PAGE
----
Tomorrow, the conference starts. I may be at the conference all day - maybe not so much on Wednesday. I hope to spend more time wandering around.

This evening, we went to a place called the "Harbour Cafe" and had dinner and a beer or two and found out that our wait staff were from Italy and Morocco, originally. The two guys from Italy were married to a Norwegian (who he met in Florida) and Kenya. They've both worked in the states, Dubai, and now Norway. Both of them say that they don't like Bergen so much - it's way too cold for them. They're both from Sicily. It was fun chatting with them.

Well, I need to get settled in ... gotta get up in about 8 hours! Yikes! I think my body is still on West Coast time!

Thursday, March 19, 2009

The Fever Strikes Again

Eddie walked in this morning with tears forming in his eyes. He said, "I'm really really cold". Poor guy. He was bundled up in a sweatshirt and a coat over that and his hood on. So, I cuddled up with him, tried to get him a bit warmer and then took his temperature. It was 101.2 with one thermometer and 101.8 with the other.

He doesn't have any other complaints - no headaches, no stomachache, no sore throat. My mom checked to see if he had a rash - nothing there. He finished his course of antibiotics a week ago. Not sure if we should take him in again to see if he needs more. Hard to tell with everything that's going around.

So, he's home with my folks and I'm at work. Gotta get a bunch of grading done. And, some other administrative stuff. Organizing a lecture series and a nomination for an incoming grad student. I'm getting there, though!

Two days and I start my trip to Norway - yay! I need the break!

Wednesday, March 18, 2009

Random Thoughts

I've haven't been blogging much lately - I was busy last week with guests and this week is Finals Week, so am busy with grading and a myriad other administrative tasks like recommendation letters, information requests from various committees, etc.

I won't be blogging much next week, either, because I will be in Bergen, Norway! I leave Sat evening and Scott is coming with me. We arrive Sunday afternoon and I presume we'll be wiped out by that time. Monday the 23rd is free, so we'll get a chance to wander around and then I'll have meetings from the 24th to the 26th. It'll be cool there, as they are at a little higher latitude than I am. I think temps should be in the mid-40s. But a change of pace will be really nice.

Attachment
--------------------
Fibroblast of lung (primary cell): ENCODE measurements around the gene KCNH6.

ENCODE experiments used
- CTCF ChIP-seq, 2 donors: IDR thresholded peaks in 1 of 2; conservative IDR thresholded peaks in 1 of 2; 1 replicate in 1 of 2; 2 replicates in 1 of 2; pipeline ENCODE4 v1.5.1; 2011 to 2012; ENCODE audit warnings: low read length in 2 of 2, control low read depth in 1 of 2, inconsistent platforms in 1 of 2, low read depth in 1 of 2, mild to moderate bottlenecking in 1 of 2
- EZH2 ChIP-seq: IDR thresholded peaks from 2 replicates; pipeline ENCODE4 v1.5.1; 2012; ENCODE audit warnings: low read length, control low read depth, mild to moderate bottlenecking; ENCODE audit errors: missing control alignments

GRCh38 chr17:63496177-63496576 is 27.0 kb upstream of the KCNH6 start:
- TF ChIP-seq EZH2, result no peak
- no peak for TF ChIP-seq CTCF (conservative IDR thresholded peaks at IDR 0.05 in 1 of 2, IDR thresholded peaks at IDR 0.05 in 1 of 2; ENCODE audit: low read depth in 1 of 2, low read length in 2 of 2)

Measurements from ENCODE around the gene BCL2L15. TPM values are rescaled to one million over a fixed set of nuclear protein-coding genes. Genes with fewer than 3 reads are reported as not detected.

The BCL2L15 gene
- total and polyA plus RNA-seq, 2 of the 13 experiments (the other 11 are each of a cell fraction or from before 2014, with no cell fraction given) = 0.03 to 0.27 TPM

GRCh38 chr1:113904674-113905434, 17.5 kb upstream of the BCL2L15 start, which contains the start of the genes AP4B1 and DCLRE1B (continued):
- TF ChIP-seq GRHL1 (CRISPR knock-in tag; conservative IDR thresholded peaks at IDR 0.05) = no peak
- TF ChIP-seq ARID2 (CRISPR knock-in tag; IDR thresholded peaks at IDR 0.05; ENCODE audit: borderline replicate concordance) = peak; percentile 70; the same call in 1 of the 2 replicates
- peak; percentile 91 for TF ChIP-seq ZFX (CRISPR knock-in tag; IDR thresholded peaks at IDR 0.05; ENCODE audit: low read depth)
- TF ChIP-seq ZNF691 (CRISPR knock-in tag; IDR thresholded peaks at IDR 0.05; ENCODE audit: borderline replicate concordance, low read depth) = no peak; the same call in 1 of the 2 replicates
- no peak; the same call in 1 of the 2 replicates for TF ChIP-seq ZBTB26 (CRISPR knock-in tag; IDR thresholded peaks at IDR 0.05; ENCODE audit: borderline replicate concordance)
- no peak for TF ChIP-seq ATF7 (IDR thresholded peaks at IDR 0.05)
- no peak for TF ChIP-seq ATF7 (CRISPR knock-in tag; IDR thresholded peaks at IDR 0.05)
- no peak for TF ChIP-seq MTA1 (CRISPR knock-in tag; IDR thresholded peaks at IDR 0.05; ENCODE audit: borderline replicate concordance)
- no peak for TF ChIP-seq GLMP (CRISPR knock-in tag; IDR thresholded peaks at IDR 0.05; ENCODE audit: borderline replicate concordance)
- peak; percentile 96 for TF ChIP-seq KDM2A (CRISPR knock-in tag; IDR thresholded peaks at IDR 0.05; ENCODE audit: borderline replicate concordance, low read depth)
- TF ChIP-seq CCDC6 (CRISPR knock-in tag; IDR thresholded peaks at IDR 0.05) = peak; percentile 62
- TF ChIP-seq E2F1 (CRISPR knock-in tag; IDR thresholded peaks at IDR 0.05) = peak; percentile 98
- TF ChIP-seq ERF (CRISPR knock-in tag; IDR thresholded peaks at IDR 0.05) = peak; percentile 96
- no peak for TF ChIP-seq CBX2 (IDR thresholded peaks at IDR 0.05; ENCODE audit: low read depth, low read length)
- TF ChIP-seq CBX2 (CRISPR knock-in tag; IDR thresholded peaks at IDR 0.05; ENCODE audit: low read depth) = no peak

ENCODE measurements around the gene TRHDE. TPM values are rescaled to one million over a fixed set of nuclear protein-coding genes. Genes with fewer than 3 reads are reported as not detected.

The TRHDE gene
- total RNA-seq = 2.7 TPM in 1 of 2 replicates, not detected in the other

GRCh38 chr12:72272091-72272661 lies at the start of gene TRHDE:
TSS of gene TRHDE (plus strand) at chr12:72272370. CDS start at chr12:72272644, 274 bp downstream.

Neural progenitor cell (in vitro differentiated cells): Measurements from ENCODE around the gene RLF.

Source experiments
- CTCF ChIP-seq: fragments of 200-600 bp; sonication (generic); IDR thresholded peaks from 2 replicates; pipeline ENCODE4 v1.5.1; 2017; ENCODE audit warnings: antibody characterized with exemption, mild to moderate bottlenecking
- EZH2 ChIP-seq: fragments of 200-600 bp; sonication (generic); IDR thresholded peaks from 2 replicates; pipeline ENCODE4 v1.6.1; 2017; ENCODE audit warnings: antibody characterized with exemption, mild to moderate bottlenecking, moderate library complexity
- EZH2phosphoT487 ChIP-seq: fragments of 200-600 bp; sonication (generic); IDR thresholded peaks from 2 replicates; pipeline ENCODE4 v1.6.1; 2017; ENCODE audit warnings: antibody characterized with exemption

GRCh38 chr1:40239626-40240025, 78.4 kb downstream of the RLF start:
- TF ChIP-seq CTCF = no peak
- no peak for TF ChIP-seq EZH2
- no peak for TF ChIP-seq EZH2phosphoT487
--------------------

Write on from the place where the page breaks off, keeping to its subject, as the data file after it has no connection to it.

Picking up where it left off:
I'm feeling pretty well. My abdomen is still a bit tight, but other people aren't able to observe it as I stand fairly straight. If I twist, I can feel it. I'm still having to wear pants that are loose in the waist as my abdominal scar is still tender. Too many of my pants (which have been made to fit low in the waist) hit that scar, so I'm still debating how to handle it for Norway.

Two weeks post-surgery, I started taking Tykerb again and my face broke out - all over my chin and around my nose. Sigh. So, I went off it for a few days and then tried again and it broke out all over again. I went off it for a week and it cleared up. I also noticed that when I was off Tykerb I slept soo much better. I started it again on Sunday - my face is still clear, but my sleep has been disturbed and my hot flashes have been worse.

I'm debating about whether or not I should continue taking Tykerb. I know what my doc might say. My thinking is that I am doing pretty well at the moment, with low tumor markers and decent energy. Wouldn't it be better to go off it and if (and I think it's a big IF) I had a relapse, then I could go on it again and it would be more effective? When I mentioned this reasoning to my colleague, his reply was that while that might work for antiobiotics, Tykerb works differently. The belief is that Tykerb is keeping everything under control and that if I discontinue, the cancer will come back with a vengeance.

So, I started it again. I also painted my bedroom (pics will be posted sometime), and even one week later, I still got headaches. That reminded me of my carcinogenic mattress (I believe that that chemical pillowtop mattress caused my cancer to mutate and then spread to my bones and my skin), so I thought that it would be nice to have the extra insurance of the Tykerb.

But yesterday, after talking to my acupuncturist, I think that I may stay off Tykerb and not tell my oncologist and just see what happens. After all, I was off it for a month and my markers were fine. I just think that my body might be better able to fight any cancer better if I can get a good night's sleep. In other words, I think that Tykerb helps keep cancer in check, but at the cost of my sleep. Now that I'm getting stronger and rebuilding my immune system (from a Chinese medicine perspective), sleep might serve me better than Tykerb. In other words, maybe Tykerb is creating a vicious cycle in which it interrupts my sleep (waking every two hours and then having more hotflashes at night), so my body is not able to heal itself and fight off cancer, thus creating the need for more Tykerb.